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Hey Guys, I had a few questions regarding lifestyle after a pilot completes seasoning orders in a fighter unit. I figured having this all in one thread might make for a useful resource for everyone in the future to use. The situation would be that a new fighter pilot just finished seasoning orders, no AGR or full time spots are available, and the pilot has to get another job: How many times per month will your unit require you to fly on average while on part time orders (I am guessing 8-10 days/month)? If you commute to your guard base, will the USAF pay for your airfare to commute to the guard base every time u commute? (assuming you can not use airline perks such as the jump seat worse case scenario) Does your guard unit let you pick and chose which days you want to come in to fly each month? If you are allowed to pick your days, can you commute to your guard base, work for 8 or so days straight, and go home until the following month? If you are commuting to your guard base, where do you stay each night? Does the guard pay you while you are traveling to the base (i doubt it but figured I’d ask) Also, if you chose to have a second job as a airline pilot: If you work a typical airline line schedule (let’s say 15 days/month), can you drop upwards of 7-8 days of military leave and only work 7-8 days at the airline without the airline or your chief pilot becoming upset? If not, how many days of mil leave per month can you drop without upsetting the airline or chief pilot? No pressure to answer all of them. But if you guys know the answer to a few, it can really help us out a lot. I hope others can use this as a future resource as well! Thanks
This is somewhat Reserve/Guard-centric, but I thought it was worthy of general discussion. Over the last 10 years, I have watched with horror as the ANG has tried harder and harder to become like the active duty. Our leadership has yelled from the rooftops "We're just like active duty! We're an operational reserve, not strategic! Give us new equipment! Deploy us more!" Meanwhile.... The standard ANG AEF deployment has gone from 45 days to 180. ANG units are now being routinely tasked for non-voluntary, non-combat 90-120 day TSP deployments. And now it looks like the reserve component deploy to dwell ratio is in question. For many years, the RC's deploy to dwell ratio has been set at 1:5 vs. active duty's 1:2, which means that a 1-each fighter guy could expect to deploy 45 days roughly every 1 1/2 years. This was good living - and enticed many active duty brethren to come to greener pastures. Now Guard leadership is discussing reducing the Guard deploy to dwell to 1:3 (see article below). I'm wondering if the ANG is still being viewed as a good deal by those considering punching from AD. Are the incentives still there for an active duty bubba to join the Guard? Would you join the ANG knowing that a 180-day is right around the corner? Are the guys leaving AD going to the Reserves/Guard or are they getting out all together? I'm also interested in thoughts on the increasing Federalization of the ANG, which is supposed to be primarily a state organization. We are looking more and more like the active duty by the day. Is the Guard still the Guard? Will there be a time in the future when we are aligned so closely that the Guard is dissolved? Will ANG personnel (especially part-timers) endure the increase in ANG deployment length / ops tempo or will they start jumping ship for greener pastures (airlines)? Article Follows: The NGAUS president addressed the initial public hearing last week of the National Commission on the Future of the Army in Arlington, Va. Retired Maj. Gen. Gus Hargett offered five recommendations for the panel to consider. The eight-member panel was created by Congress to determine how the Army should look to meet coming threats. A major part of its charge is to determine the role of the reserve component, both the Guard and the Army Reserve. Its report is due to Congress Feb. 1, 2016. Also speaking was Maj. Gen. Edward W. Tonini, the Kentucky adjutant general and president of the Adjutants General Association of the United States. He told the panel the Army leadership feared the recommendations that would result from the commission's review of the Army. In 19 pages of written testimony presented to the commission one day earlier, Secretary of the Army John McHugh and Gen. Raymond T. Odierno, the Army chief of staff, called reserve-component cost-effectiveness a "myth." Also, retired Maj. Gen. Ray Carpenter, who served more than two years as acting director of the Army National Guard before retiring in 2011, has joined the staff of the panel as executive director. Here are summaries of the three presentations: The NGAUS president told the commission that the service can rely on an accessible Army National Guard for the foreseeable future. Hargett said, "I think we have created a culture in the Guard where they expect to be used." In his remarks and his written testimony, Hargett gave five recommendations for the panel to consider. They are: - Sustain the combat role of the Army National Guard as an integral part of our nation's first line of defense; - Sustain the personnel end strength of the Army National Guard; - Continue the operational employment of Army National Guard units in missions overseas to sustain a base of operational experience; - Assure the Army National Guard receives modern equipment in order to bolster interoperability with the active component; and - Shape the Army leadership culture to assure that senior leaders have Total Force experience. When Hargett was questioned about dwell time for citizen-soldiers and whether a ratio of one year of deployment every three years could be sustained, he said, "I think the answer is yes." Dwell time is an important issue because the commission is to take a close look at the Army's Aviation Restructure Initiative, which, among other things, would remove all AH-64 Apache helicopters from the Guard and put them in the active component. Studies that portray the Army's plan as a money-saver use a dwell time ratio for the Guard of one year mobilized in every five-year period, or 1:5. "I'm not opposed to ARI," the NGAUS boss told the commissioners. "I think ARI is a step in the right direction." However, he said, when a more realistic and attainable dwell-time ratio between deployments is used, such as 1:3, ARI saves more money by keeping Apache helicopters in the Guard. Hargett's full written testimony is available on the commission website at www.ncfa.ncr.gov. It can be found under Reading Room. Tonini told the panel that dwell times are often misleading, especially when applying a recent ratio of 1:5 to a time of a national emergency. The bottom line for him, he said, is that the Army Guard is ready whenever needed. "The Guard is accessible," the Kentucky adjutant general said. "All you have to do is ask. We've never said, 'No.'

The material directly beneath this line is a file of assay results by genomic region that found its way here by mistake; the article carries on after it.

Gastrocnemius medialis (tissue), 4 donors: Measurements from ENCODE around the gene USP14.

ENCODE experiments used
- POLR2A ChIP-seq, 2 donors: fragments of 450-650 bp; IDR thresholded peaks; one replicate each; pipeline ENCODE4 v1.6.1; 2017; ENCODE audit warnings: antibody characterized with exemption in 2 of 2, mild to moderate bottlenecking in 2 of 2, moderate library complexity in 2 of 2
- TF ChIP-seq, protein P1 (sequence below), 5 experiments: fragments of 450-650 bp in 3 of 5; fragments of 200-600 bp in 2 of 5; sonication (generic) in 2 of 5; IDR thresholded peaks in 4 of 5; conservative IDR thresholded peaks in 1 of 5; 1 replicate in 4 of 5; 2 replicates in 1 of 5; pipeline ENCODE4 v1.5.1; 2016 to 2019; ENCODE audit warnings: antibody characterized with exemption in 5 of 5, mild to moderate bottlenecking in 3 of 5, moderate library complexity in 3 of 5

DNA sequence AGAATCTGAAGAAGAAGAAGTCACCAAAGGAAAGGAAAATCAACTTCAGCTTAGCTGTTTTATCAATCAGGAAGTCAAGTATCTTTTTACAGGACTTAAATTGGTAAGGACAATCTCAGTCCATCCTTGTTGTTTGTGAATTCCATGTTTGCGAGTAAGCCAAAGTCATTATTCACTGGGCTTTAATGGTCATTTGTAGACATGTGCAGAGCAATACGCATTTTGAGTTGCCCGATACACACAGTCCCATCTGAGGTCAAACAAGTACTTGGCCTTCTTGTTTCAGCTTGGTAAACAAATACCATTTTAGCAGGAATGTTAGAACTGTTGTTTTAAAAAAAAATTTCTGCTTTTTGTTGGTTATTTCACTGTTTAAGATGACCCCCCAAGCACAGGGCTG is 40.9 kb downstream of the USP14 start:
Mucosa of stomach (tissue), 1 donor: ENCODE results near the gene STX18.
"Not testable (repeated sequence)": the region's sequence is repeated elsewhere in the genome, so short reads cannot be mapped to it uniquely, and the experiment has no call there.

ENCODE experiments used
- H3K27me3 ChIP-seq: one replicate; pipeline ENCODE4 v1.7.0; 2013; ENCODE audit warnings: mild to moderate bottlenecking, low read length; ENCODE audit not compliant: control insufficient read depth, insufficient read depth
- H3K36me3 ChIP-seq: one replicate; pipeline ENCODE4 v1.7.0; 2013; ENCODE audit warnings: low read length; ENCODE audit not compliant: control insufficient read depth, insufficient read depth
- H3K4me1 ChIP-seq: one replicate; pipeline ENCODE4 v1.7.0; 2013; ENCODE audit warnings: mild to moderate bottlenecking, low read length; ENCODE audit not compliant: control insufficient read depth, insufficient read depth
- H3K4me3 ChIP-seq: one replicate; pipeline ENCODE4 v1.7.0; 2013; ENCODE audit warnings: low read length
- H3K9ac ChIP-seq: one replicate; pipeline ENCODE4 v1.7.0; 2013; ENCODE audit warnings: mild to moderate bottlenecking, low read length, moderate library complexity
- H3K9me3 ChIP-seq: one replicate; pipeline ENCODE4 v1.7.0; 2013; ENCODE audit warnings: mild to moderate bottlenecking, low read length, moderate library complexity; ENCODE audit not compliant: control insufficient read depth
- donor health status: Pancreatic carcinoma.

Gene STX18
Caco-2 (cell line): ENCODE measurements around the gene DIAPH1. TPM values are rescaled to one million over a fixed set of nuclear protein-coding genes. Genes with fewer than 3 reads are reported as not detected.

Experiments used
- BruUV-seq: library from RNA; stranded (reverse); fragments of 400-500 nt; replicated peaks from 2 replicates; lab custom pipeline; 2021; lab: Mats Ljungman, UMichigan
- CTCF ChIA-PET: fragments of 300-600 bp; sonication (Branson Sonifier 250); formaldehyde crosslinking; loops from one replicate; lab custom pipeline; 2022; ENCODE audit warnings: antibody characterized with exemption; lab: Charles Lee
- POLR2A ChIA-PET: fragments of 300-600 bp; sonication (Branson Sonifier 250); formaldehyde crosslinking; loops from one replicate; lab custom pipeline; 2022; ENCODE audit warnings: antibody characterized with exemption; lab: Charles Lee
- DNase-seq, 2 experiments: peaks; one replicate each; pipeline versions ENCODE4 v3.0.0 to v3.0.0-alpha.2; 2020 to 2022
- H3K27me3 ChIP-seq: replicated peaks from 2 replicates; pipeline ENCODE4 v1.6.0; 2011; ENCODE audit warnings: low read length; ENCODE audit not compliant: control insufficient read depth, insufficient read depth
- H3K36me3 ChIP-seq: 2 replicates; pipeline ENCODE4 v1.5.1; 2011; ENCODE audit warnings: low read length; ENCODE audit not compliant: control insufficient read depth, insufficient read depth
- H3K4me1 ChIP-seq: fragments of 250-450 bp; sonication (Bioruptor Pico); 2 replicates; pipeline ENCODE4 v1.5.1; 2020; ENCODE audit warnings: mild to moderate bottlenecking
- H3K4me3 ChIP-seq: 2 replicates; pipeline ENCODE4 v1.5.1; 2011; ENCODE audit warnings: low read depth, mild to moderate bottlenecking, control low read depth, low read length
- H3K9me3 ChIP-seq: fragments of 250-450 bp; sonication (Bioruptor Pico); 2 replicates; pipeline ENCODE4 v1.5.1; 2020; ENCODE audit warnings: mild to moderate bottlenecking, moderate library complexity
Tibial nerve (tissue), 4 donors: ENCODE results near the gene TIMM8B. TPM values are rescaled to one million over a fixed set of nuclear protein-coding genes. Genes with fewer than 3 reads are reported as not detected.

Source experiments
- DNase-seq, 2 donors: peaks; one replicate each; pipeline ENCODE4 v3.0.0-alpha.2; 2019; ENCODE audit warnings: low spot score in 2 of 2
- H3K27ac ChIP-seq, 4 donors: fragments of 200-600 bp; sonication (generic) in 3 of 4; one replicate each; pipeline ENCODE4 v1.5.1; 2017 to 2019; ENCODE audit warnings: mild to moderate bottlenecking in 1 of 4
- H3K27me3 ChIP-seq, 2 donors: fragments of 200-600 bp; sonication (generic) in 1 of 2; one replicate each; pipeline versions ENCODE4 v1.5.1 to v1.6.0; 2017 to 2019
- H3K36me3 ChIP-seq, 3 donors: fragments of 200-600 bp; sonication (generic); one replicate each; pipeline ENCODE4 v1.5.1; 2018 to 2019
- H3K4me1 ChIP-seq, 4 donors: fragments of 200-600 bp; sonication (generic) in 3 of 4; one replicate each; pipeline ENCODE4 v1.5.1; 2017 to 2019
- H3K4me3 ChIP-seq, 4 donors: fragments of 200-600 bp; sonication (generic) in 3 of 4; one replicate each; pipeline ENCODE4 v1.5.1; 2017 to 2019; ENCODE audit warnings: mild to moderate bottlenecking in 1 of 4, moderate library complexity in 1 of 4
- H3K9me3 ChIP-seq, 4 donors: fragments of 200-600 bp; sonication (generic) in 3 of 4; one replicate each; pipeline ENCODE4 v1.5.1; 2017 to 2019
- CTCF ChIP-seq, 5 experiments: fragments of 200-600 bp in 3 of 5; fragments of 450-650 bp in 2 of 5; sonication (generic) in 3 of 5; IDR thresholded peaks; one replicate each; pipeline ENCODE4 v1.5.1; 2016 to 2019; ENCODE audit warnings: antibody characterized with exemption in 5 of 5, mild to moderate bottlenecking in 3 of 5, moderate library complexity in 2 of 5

Can anyone say with any authority how much having a type rating helps when interviewing for an airline? Before I drop 6-9 thousand on a B737 or A320 when there is a good chance I may not be assigned to said type, does it really add that much to my military background in Strike Eagles?